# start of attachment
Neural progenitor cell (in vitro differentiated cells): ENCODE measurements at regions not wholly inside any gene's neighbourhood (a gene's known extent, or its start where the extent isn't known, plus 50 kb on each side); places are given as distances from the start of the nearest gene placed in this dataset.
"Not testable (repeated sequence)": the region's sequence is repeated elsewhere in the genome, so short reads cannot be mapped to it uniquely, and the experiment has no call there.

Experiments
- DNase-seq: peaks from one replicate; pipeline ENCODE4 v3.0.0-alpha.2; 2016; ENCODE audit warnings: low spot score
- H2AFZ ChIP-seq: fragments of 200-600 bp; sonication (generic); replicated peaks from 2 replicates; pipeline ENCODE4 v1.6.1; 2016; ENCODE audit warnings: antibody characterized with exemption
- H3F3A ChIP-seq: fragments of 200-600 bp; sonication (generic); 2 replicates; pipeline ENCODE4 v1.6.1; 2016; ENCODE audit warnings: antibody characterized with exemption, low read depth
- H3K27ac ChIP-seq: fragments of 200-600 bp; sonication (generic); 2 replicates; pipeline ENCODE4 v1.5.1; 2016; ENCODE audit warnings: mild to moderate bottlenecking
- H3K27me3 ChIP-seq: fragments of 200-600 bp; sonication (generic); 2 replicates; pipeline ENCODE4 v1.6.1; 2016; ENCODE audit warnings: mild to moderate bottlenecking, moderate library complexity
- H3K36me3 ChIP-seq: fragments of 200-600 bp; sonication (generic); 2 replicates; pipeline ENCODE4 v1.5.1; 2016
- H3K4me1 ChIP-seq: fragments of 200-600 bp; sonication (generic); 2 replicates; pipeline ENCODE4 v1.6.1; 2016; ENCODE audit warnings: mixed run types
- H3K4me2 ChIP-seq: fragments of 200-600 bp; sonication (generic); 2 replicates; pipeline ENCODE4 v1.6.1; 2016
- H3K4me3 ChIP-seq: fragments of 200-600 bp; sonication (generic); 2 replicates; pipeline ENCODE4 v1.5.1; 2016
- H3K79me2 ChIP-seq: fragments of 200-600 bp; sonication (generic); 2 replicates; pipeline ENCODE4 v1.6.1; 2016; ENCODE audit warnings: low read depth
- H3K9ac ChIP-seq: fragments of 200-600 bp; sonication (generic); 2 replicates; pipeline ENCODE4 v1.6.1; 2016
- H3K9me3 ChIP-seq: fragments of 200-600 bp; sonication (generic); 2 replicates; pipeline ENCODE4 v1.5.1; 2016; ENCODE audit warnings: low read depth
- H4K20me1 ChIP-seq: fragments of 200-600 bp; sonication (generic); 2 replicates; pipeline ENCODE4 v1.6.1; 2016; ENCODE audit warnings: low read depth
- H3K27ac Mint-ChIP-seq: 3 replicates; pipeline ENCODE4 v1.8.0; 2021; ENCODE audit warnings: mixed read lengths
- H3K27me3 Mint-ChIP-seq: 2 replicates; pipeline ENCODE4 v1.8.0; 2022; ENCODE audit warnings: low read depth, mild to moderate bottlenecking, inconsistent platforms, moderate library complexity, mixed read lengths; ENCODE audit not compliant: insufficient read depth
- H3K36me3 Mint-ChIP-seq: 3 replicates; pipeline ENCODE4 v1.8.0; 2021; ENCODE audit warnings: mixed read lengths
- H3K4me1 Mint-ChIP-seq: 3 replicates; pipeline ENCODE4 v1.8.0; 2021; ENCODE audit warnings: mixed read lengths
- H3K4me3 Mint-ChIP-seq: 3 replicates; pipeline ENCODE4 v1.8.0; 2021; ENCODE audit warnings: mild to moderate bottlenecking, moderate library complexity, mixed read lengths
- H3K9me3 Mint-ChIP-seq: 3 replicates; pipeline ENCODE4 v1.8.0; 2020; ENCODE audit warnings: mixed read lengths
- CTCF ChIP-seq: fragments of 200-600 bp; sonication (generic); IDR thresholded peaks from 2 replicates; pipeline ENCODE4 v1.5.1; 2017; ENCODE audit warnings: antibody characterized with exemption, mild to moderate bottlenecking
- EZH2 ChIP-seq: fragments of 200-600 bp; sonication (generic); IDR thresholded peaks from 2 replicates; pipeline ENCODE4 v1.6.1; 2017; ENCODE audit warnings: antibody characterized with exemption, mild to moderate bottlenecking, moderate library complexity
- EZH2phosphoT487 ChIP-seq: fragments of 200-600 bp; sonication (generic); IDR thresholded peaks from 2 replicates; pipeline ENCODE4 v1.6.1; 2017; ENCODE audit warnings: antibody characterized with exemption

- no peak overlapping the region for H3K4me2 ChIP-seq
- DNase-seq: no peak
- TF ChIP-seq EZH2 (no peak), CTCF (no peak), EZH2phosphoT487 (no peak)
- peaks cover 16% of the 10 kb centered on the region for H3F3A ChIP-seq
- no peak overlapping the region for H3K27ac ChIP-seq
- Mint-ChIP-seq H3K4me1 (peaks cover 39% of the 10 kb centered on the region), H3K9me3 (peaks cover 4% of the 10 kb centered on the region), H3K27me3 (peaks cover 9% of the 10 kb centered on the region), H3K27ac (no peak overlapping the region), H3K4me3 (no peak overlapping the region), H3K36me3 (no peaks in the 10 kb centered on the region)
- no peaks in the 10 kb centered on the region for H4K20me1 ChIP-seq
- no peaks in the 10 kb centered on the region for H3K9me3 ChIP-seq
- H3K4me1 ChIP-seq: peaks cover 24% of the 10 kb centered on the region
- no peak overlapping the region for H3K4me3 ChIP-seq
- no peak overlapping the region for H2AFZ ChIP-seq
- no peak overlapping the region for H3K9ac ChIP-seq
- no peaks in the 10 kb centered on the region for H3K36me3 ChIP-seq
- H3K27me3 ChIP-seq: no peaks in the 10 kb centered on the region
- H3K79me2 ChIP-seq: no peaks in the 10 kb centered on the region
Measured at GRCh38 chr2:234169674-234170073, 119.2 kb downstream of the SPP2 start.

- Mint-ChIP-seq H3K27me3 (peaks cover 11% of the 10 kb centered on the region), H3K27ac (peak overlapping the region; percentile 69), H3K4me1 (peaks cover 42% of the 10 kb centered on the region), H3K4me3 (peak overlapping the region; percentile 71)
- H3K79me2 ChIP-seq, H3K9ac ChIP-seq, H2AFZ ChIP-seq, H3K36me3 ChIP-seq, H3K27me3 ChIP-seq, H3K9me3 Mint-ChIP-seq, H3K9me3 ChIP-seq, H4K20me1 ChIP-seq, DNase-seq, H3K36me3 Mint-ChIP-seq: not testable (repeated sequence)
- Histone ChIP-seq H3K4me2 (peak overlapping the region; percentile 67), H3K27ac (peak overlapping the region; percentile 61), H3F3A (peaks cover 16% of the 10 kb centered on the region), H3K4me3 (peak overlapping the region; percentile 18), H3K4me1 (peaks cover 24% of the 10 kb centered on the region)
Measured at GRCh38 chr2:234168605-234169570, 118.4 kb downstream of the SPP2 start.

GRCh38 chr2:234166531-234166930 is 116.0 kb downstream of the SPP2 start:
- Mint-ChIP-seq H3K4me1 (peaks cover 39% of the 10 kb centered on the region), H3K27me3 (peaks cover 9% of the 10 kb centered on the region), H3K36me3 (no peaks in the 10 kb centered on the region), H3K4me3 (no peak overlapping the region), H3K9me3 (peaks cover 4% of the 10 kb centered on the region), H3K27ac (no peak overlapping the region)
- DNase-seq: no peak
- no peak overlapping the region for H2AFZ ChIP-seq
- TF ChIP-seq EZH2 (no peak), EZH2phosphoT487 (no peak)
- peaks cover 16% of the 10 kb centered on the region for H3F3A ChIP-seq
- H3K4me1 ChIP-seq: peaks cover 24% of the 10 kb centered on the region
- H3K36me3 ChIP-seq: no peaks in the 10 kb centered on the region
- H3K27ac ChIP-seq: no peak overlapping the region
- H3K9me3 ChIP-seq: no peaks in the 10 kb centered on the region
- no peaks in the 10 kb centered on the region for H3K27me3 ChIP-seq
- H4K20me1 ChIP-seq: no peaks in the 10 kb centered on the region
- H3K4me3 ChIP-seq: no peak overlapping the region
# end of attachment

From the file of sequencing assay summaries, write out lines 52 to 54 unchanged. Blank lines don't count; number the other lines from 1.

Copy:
- H3K4me1 ChIP-seq: peaks cover 24% of the 10 kb centered on the region
- H3K36me3 ChIP-seq: no peaks in the 10 kb centered on the region
- H3K27ac ChIP-seq: no peak overlapping the region